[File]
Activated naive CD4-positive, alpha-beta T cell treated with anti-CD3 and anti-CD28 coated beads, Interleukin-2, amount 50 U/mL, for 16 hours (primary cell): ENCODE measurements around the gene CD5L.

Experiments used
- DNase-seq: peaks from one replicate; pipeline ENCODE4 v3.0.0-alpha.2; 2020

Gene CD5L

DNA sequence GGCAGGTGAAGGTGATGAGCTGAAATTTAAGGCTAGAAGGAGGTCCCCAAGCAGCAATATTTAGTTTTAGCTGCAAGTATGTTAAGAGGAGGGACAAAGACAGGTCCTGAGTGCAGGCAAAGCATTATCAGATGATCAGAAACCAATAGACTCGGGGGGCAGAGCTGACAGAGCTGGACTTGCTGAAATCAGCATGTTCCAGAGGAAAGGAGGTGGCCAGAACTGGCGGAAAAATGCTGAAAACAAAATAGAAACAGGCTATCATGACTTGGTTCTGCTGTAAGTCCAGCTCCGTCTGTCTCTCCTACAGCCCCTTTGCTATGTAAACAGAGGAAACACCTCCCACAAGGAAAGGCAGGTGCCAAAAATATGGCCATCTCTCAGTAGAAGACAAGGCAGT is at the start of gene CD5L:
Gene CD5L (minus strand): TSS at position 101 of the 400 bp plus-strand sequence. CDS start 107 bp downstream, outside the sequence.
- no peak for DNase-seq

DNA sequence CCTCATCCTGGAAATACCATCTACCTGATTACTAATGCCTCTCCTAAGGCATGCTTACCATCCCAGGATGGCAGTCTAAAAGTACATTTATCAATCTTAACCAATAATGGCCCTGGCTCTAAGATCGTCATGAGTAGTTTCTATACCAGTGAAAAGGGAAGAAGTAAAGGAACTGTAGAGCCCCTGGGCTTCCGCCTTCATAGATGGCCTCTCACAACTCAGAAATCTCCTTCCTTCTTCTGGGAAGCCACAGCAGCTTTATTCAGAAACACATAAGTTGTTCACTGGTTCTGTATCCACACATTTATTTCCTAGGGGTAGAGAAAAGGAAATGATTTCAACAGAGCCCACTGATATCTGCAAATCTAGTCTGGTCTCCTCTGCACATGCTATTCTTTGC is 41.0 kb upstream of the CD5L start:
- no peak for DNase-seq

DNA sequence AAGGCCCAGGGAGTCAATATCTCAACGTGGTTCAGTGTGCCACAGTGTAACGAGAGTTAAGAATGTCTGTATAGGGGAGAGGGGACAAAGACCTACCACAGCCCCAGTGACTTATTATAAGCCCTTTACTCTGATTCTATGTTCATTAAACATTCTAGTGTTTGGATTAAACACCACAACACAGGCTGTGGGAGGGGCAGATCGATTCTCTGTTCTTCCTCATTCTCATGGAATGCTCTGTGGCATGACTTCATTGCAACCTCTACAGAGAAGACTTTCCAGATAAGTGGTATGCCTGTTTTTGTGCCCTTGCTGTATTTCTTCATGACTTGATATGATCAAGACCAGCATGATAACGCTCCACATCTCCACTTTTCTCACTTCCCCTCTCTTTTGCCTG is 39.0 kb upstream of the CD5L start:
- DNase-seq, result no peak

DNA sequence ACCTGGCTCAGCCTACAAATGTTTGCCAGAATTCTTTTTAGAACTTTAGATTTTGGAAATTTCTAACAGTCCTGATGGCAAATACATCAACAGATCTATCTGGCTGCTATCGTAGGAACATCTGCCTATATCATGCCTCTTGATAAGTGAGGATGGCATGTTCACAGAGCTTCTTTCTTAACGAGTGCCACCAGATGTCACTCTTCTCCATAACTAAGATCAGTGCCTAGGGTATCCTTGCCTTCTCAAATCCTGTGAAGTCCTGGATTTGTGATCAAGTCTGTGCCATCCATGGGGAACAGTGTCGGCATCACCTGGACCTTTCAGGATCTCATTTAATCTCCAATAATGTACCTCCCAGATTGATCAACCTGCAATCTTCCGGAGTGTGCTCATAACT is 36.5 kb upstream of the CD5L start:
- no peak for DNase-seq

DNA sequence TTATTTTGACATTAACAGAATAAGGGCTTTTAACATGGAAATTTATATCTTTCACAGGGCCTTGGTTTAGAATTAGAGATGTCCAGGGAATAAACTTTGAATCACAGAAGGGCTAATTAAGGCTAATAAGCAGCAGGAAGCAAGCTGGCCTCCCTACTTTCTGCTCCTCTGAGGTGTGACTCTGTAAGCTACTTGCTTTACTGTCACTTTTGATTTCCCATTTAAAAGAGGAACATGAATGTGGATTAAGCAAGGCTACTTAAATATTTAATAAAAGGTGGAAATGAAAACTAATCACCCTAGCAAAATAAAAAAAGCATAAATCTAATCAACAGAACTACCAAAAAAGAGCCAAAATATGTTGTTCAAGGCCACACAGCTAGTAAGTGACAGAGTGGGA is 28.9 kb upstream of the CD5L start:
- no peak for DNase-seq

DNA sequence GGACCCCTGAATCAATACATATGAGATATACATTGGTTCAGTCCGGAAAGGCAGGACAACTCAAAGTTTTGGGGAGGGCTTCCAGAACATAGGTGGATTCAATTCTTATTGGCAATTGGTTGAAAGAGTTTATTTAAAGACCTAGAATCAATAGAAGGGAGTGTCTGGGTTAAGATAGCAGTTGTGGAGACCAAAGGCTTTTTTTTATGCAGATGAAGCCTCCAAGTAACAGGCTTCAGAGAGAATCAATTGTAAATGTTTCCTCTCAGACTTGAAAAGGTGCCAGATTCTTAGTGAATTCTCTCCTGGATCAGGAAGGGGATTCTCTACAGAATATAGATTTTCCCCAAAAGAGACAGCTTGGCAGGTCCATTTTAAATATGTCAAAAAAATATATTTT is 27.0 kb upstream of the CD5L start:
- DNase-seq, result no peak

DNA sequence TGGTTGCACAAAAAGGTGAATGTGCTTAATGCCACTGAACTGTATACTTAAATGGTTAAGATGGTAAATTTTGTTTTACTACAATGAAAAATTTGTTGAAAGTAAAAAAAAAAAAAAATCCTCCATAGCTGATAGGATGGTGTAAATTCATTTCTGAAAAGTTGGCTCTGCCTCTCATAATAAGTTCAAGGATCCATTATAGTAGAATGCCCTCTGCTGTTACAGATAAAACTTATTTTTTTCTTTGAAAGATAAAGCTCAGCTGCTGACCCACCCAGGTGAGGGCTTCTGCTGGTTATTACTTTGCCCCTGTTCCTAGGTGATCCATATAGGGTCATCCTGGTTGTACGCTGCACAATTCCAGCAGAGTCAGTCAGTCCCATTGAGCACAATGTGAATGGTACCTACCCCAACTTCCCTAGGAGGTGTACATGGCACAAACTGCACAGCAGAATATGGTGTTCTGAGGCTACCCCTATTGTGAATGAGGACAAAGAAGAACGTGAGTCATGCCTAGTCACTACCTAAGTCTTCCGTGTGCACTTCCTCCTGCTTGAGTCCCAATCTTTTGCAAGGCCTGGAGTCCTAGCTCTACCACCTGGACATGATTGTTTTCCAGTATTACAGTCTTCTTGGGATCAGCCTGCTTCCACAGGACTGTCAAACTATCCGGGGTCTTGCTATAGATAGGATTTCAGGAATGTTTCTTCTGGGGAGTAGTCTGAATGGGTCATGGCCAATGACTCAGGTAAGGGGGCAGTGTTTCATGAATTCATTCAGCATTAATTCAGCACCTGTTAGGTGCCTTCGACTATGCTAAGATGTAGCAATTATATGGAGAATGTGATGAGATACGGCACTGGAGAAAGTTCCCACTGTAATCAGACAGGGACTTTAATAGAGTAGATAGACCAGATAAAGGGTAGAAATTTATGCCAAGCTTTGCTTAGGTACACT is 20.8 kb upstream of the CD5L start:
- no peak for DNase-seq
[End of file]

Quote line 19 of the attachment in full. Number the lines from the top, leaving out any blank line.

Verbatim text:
- no peak for DNase-seq